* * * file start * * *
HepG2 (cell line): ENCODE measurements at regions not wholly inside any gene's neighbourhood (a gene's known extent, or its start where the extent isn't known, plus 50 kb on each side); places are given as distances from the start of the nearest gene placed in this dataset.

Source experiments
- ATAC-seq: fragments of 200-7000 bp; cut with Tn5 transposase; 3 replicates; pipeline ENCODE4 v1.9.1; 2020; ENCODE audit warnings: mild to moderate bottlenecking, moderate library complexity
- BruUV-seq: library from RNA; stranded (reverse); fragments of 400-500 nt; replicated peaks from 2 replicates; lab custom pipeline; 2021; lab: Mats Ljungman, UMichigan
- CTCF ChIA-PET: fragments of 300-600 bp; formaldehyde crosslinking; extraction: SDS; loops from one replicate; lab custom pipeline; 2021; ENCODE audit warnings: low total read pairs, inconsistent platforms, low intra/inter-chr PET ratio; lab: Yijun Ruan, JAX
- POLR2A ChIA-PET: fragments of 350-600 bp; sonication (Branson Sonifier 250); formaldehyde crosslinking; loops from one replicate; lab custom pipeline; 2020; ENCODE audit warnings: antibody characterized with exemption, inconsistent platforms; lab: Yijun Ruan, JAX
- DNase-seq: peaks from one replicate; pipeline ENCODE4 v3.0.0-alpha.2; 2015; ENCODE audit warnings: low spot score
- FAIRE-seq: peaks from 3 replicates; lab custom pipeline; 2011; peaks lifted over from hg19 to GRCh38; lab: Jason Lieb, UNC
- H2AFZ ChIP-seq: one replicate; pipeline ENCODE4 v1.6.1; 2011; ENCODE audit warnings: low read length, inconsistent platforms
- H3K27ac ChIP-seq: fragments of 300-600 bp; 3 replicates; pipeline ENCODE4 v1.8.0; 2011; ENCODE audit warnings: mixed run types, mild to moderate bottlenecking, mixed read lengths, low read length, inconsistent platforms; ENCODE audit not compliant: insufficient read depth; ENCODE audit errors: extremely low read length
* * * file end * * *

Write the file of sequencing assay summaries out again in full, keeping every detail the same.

HepG2 (cell line): ENCODE measurements at regions not wholly inside any gene's neighbourhood (a gene's known extent, or its start where the extent isn't known, plus 50 kb on each side); places are given as distances from the start of the nearest gene placed in this dataset.

Source experiments
- ATAC-seq: fragments of 200-7000 bp; cut with Tn5 transposase; 3 replicates; pipeline ENCODE4 v1.9.1; 2020; ENCODE audit warnings: mild to moderate bottlenecking, moderate library complexity
- BruUV-seq: library from RNA; stranded (reverse); fragments of 400-500 nt; replicated peaks from 2 replicates; lab custom pipeline; 2021; lab: Mats Ljungman, UMichigan
- CTCF ChIA-PET: fragments of 300-600 bp; formaldehyde crosslinking; extraction: SDS; loops from one replicate; lab custom pipeline; 2021; ENCODE audit warnings: low total read pairs, inconsistent platforms, low intra/inter-chr PET ratio; lab: Yijun Ruan, JAX
- POLR2A ChIA-PET: fragments of 350-600 bp; sonication (Branson Sonifier 250); formaldehyde crosslinking; loops from one replicate; lab custom pipeline; 2020; ENCODE audit warnings: antibody characterized with exemption, inconsistent platforms; lab: Yijun Ruan, JAX
- DNase-seq: peaks from one replicate; pipeline ENCODE4 v3.0.0-alpha.2; 2015; ENCODE audit warnings: low spot score
- FAIRE-seq: peaks from 3 replicates; lab custom pipeline; 2011; peaks lifted over from hg19 to GRCh38; lab: Jason Lieb, UNC
- H2AFZ ChIP-seq: one replicate; pipeline ENCODE4 v1.6.1; 2011; ENCODE audit warnings: low read length, inconsistent platforms
- H3K27ac ChIP-seq: fragments of 300-600 bp; 3 replicates; pipeline ENCODE4 v1.8.0; 2011; ENCODE audit warnings: mixed run types, mild to moderate bottlenecking, mixed read lengths, low read length, inconsistent platforms; ENCODE audit not compliant: insufficient read depth; ENCODE audit errors: extremely low read length